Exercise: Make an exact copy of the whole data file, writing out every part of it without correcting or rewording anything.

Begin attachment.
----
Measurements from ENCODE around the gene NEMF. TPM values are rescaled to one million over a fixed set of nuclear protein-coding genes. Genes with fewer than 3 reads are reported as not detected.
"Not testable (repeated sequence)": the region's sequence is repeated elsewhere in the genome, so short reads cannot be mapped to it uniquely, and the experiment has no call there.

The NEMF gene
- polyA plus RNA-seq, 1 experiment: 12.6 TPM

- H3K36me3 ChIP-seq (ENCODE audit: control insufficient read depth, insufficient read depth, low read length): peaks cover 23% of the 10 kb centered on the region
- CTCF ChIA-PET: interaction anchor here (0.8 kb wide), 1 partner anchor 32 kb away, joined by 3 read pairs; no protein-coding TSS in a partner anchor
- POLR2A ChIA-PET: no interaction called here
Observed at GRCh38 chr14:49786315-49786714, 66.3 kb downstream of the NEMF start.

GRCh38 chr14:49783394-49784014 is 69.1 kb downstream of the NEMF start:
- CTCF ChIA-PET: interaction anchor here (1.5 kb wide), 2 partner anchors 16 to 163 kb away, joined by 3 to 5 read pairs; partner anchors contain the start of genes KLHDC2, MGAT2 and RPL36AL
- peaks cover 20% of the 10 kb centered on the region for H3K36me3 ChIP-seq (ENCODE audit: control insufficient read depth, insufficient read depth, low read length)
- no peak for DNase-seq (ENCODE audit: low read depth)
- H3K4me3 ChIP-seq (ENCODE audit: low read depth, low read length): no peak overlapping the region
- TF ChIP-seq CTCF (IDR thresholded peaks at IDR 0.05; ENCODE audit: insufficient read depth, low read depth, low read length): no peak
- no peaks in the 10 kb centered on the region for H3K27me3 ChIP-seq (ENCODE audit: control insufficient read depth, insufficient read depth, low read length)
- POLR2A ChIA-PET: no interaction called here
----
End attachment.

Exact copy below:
Measurements from ENCODE around the gene NEMF. TPM values are rescaled to one million over a fixed set of nuclear protein-coding genes. Genes with fewer than 3 reads are reported as not detected.
"Not testable (repeated sequence)": the region's sequence is repeated elsewhere in the genome, so short reads cannot be mapped to it uniquely, and the experiment has no call there.

The NEMF gene
- polyA plus RNA-seq, 1 experiment: 12.6 TPM

- H3K36me3 ChIP-seq (ENCODE audit: control insufficient read depth, insufficient read depth, low read length): peaks cover 23% of the 10 kb centered on the region
- CTCF ChIA-PET: interaction anchor here (0.8 kb wide), 1 partner anchor 32 kb away, joined by 3 read pairs; no protein-coding TSS in a partner anchor
- POLR2A ChIA-PET: no interaction called here
Observed at GRCh38 chr14:49786315-49786714, 66.3 kb downstream of the NEMF start.

GRCh38 chr14:49783394-49784014 is 69.1 kb downstream of the NEMF start:
- CTCF ChIA-PET: interaction anchor here (1.5 kb wide), 2 partner anchors 16 to 163 kb away, joined by 3 to 5 read pairs; partner anchors contain the start of genes KLHDC2, MGAT2 and RPL36AL
- peaks cover 20% of the 10 kb centered on the region for H3K36me3 ChIP-seq (ENCODE audit: control insufficient read depth, insufficient read depth, low read length)
- no peak for DNase-seq (ENCODE audit: low read depth)
- H3K4me3 ChIP-seq (ENCODE audit: low read depth, low read length): no peak overlapping the region
- TF ChIP-seq CTCF (IDR thresholded peaks at IDR 0.05; ENCODE audit: insufficient read depth, low read depth, low read length): no peak
- no peaks in the 10 kb centered on the region for H3K27me3 ChIP-seq (ENCODE audit: control insufficient read depth, insufficient read depth, low read length)
- POLR2A ChIA-PET: no interaction called here